for the individual with disabilities. Or, you might investigate whether home
renovations might be undertaken that result in a semi-independent living
arrangement within the family home.
"Not understanding how culture influences our assumptions about disability
can have serious implications" says Harry. She found one example in Puerto Rico
where people tend to view disabilities as more severe conditions. That is, less
severe, high incidence disabilities, such as mild learning disabilities, are
often not seen as disabilities, but simply as individual characteristics within
the normal range. Harry reported that when parents from Puerto Rico realized
that their views were not valued by Anglo service providers, they stopped
participating in their child's educational process.
TAKE THE FIRST STEP
Cultural Reciprocity facilitates
conversations with families that can identify the values and beliefs that
underlie priorities, goals, and visions for the child. As service providers
learn about themselves and the families with whom they work, the families also
acquire knowledge about the special education system that may enable them to
make better-informed decisions about services. An observed outcome of Cultural
Reciprocity is more positive relationships and more reasonable goals that
eventually are implemented.
Implementing Cultural Reciprocity begins when a service provider takes the
first step-to identify the values that are embedded in his or her own
interpretation of a student's difficulties or in the recommendation for service.
The learning process requires a commitment to seek understanding, at every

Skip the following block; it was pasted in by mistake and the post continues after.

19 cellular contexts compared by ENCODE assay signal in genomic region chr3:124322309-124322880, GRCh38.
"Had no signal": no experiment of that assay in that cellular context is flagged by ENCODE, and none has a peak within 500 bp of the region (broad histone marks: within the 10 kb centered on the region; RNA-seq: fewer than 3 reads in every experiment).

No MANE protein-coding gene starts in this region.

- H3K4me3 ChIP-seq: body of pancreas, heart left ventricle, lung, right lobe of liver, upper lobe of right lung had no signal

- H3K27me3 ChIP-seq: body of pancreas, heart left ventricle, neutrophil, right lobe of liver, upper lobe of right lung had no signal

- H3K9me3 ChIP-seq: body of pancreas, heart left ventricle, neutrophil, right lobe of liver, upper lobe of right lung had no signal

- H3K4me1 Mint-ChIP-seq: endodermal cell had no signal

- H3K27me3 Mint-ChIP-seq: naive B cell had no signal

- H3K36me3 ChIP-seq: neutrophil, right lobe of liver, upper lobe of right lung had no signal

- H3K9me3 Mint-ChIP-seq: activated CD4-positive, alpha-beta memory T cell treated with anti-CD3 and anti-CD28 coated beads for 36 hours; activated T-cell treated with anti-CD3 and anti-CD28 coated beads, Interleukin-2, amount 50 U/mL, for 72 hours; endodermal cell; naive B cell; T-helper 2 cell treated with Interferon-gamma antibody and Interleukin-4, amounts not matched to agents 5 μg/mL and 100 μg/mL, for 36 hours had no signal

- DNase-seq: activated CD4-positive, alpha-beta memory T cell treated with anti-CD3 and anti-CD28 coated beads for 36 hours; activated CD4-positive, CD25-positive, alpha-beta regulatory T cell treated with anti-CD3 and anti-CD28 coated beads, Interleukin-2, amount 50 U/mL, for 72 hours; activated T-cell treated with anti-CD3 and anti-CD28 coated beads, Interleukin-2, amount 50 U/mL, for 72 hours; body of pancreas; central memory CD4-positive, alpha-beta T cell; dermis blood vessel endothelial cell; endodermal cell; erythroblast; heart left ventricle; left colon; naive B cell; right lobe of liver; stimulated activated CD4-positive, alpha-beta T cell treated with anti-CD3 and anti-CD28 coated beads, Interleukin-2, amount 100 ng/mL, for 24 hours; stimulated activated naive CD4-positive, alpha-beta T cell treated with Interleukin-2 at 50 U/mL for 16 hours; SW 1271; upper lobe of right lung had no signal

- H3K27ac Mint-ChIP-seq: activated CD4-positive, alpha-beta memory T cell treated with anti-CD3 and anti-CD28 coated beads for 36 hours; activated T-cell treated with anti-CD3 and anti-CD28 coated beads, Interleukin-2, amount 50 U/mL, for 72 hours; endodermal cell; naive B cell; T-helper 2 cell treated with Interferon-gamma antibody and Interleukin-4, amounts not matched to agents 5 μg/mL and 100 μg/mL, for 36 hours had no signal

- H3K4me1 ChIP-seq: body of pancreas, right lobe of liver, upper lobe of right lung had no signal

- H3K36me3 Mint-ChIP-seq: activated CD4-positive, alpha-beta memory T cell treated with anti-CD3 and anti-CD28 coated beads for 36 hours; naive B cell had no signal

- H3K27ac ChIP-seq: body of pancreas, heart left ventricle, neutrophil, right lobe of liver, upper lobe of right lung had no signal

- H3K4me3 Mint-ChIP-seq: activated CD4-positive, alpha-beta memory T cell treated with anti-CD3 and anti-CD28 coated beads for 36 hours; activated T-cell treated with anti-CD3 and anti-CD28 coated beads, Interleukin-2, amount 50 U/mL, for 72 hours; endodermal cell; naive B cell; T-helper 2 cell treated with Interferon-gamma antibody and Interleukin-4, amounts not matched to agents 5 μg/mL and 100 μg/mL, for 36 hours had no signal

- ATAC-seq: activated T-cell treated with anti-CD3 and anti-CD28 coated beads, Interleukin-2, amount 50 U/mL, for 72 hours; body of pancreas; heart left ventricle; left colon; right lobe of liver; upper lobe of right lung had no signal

interaction, of ourselves and the families we serve.
CULTURAL ASSUMPTIONS UNDERLYING THE INDIVIDUALS WITH
DISABILITIES EDUCATION ACT (IDEA)
Individualism in IDEA: IDEA provides that each child
is entitled to a free appropriate public education. This principle is based on
the assumption that the individual, not society, comes first; thus, there is an
individual focus for all education service programming and due process. Further,
the assumption is that children will develop the skills they need to acquire a
job and become independent, productive citizens.
Choice in IDEA: Choice is embedded in IDEA in the principles of least
restrictive environment and parent participation. Tension exists when schools
seek to limit the continuum of services offered or available resources that
parents may choose from.
Equity in IDEA: Underlying the principles of zero reject, nondiscriminatory
assessment, and parent participation in IDEA is the value of equity. Excluding
students with disabilities is perceived as a discriminatory act.
ERIC/OSEP Special Project (Fall 2001). Family
involvement in special education. Research Connections in Special Education
(number 9). Arlington, VA: The ERIC Clearinghouse on Disabilities and Gifted
Education. Available online at http://ericec.org.
Harry, B., Kalyanpur, M., & Day, M. (1999). Building Cultural Reciprocity
with families. Baltimore, MD: Paul H. Brookes Publishing Co.
Harry, B., Rueda, R., & Kalyanpur, M.(1999). Cultural reciprocity in
sociocultural perspective: Adapting the normalization principle for family
collaboration. Exceptional Children, 66 (1), 123-136.
Kalyanpur, M., & Harry, B. (1999). Culture in special education.
Baltimore, MD: Paul H. Brookes Publishing Co.